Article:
• Take home: Start monitoring  young female athletes early on don’t wait till too late

Female Vegan Athletes:

Nutritional Considerations for the Female Vegan Athlete

  • Summary: “macro and micronutrient needs can certainly be met on a meat-free diet, but understanding how to execute a nutritionally sound vegan diet is key.” And: A vegan diet without supplementation will generally not supply all needed nutrients.”
  • A vegan diet may be part of a pattern of disordered eating
  • No high-quality studies examining long-term effects of the vegan diet as it pertains to athletic performance; most research is mixed in with vegetarianism.
  • A well-planned vegan diet seems to be as adequate for performance as an omnivorous diet, but a vegan diet without supplementation will generally not supply all needed nutrients
  • Iron: vegans need 1.8x higher than omnivores or 32mg/d
  • Essential amino acids are lower in some foods: leucine, lysine, and methionine.
    • Food recommendations:
      • Leucine -corn, spirulina, black beans, rice, soy, lentil, pea, oat, and quinoa.
      • Lysine – lentil, black bean, mycoprotein, quinoa, pea, and soy.
      • Methionine – quinoa, hemp, rice, corn, spirulina, wheat, and oat.
  • Intake of leucine in a vegan diet should be approximately double that of a diet including animal proteins, and particularly for individuals who partake in total body strength exercises, older athletes, and those with muscle-wasting conditions.
  • Current evidence suggests that an anabolic response from plant proteins may be lower than that of animal proteins, but very few studies currently exist on the subject, and none examine specifically the effect of plant proteins on the muscle growth of female athletes. Some data on soy and wheat-based proteins demonstrate that they are more easily converted to urea than milk-based proteins, which may account for the potential of these plant proteins to be less anabolic. It is not understood exactly why this happens, but one hypothesis is that in sub-optimal EAA conditions, the body sends free amino acids to the liver, leaving them unavailable for muscle synthesis.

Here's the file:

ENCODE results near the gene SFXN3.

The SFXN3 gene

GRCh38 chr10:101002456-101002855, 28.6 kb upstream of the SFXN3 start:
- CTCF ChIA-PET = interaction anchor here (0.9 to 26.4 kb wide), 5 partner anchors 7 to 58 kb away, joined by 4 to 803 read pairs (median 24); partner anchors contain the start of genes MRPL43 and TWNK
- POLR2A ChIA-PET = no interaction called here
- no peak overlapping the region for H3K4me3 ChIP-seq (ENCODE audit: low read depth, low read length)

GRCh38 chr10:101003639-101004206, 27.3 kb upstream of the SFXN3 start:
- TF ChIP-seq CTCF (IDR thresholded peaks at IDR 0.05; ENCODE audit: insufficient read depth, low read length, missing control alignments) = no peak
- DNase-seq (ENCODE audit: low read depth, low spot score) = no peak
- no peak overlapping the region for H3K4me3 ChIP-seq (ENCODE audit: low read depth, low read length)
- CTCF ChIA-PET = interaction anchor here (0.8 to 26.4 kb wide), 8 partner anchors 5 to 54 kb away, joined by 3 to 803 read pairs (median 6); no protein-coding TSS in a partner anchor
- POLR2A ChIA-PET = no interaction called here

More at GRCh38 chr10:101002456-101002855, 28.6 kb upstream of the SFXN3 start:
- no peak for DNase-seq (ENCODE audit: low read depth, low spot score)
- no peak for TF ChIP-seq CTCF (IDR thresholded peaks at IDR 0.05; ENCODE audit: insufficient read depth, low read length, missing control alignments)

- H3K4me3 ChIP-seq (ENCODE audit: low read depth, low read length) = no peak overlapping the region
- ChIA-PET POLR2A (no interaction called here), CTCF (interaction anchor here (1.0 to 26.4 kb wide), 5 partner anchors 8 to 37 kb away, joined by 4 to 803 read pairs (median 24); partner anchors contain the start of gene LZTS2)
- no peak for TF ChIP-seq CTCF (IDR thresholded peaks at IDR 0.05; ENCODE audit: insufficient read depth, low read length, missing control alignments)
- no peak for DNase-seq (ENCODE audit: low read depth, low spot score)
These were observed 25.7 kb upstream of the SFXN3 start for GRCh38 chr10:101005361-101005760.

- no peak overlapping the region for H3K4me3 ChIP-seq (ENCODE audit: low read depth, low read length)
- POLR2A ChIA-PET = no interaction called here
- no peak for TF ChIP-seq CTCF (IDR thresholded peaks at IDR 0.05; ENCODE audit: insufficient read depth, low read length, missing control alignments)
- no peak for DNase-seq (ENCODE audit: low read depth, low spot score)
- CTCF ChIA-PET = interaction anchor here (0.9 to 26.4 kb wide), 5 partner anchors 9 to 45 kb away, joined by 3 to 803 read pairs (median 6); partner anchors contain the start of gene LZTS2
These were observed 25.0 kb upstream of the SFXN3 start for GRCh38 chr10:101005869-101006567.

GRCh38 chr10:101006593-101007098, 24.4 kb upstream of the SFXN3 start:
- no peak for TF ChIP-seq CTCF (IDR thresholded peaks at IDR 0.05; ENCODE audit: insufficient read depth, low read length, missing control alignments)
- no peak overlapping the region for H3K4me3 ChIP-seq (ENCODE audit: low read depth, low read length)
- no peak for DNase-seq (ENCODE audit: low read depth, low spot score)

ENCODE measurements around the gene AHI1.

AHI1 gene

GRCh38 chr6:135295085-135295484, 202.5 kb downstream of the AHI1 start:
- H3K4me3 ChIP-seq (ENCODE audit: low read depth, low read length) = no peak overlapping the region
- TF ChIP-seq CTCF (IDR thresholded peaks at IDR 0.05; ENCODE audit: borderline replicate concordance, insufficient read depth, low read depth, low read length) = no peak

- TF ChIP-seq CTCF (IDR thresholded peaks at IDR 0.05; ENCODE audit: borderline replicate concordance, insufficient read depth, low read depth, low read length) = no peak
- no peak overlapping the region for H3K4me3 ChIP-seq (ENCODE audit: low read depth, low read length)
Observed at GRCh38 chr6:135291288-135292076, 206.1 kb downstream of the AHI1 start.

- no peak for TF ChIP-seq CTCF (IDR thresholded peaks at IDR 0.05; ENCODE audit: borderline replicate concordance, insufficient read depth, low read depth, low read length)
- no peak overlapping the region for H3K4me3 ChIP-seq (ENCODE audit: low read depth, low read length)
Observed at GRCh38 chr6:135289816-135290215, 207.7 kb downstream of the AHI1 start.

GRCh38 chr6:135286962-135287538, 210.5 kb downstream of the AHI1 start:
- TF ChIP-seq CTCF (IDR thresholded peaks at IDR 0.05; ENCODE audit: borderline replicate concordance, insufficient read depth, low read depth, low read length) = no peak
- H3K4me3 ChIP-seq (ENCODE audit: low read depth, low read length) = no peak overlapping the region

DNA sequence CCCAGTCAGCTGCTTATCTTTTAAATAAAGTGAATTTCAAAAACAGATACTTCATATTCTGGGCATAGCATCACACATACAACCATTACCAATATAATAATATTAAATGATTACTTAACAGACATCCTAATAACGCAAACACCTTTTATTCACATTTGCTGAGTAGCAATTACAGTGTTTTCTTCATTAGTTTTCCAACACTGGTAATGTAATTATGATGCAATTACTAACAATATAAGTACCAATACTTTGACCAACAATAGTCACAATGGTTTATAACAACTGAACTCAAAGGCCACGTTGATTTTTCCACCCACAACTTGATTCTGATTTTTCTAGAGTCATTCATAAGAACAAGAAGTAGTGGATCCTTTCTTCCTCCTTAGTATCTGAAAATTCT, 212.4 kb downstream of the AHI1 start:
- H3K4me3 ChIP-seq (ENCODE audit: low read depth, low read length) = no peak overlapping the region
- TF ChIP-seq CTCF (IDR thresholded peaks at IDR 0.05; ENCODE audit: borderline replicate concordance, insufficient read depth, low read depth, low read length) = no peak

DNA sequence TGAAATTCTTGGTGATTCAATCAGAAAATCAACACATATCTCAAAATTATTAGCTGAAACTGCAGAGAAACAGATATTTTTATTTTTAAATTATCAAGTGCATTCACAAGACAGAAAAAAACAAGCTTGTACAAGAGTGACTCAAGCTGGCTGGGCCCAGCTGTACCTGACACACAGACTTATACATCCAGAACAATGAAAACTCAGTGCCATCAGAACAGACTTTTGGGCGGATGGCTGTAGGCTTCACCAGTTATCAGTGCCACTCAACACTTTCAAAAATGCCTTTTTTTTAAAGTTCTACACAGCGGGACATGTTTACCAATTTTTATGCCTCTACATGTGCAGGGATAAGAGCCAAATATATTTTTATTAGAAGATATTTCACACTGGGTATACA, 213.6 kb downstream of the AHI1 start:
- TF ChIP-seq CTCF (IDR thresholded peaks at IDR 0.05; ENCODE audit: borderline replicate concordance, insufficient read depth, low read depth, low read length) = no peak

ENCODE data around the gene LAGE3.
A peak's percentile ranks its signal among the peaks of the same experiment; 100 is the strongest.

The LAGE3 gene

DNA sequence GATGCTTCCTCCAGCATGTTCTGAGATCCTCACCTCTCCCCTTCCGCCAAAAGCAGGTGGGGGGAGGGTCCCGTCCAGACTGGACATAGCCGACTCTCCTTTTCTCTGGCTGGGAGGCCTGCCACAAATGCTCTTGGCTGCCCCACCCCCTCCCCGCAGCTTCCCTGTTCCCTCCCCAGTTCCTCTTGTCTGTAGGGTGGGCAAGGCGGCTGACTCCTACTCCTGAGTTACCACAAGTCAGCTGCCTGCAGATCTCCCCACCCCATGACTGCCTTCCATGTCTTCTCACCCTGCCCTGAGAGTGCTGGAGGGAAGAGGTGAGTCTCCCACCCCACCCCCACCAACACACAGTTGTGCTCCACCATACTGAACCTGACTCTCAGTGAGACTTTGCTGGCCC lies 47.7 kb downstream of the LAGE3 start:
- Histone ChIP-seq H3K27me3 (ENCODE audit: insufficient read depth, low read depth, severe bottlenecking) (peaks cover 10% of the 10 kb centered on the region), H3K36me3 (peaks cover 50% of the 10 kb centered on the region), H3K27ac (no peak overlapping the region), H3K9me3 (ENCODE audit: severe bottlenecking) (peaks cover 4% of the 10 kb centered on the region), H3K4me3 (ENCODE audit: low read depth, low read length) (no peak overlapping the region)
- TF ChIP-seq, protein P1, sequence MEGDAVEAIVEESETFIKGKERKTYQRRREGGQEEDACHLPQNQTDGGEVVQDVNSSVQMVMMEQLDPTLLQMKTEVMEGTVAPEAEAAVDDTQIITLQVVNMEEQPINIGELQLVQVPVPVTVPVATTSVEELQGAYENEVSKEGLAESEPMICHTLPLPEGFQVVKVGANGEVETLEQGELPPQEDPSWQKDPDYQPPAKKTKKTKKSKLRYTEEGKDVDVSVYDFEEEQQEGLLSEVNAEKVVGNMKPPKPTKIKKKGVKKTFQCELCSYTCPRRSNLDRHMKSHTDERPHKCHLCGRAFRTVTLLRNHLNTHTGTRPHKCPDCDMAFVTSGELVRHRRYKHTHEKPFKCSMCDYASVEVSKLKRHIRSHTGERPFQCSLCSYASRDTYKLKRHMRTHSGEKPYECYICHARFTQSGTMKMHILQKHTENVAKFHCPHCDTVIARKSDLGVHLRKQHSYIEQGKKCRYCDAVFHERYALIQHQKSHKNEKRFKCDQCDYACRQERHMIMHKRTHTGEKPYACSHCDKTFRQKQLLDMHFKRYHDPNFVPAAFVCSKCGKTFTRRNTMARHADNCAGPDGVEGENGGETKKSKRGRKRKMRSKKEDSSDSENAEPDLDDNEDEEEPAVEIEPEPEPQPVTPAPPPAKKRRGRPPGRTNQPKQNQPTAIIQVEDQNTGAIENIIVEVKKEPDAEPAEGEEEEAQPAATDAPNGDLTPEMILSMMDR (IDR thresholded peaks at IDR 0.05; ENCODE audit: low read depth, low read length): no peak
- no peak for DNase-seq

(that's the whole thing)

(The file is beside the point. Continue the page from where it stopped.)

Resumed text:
• Vitamin D: According to Shuler et al., musculoskeletal benefits such as fracture prevention start at circulating vitamin D levels of about 40 ng/mL, with athletic benefits capping at 50 ng/mL.
    • Sun or lichen sources may be good options here
  • Overall:
    • Great attention is needed especially in the beginning of embarking on a Vegan diet.
    • May need to eat more pasta and bread to meet energy needs as an endurance athlete
    • You need nearly double the iron and leucine
    • Eat a variety and combination of plant protein sources and be aware of your calorie intake to ensure you’re meeting your energy needs
    • Manage training load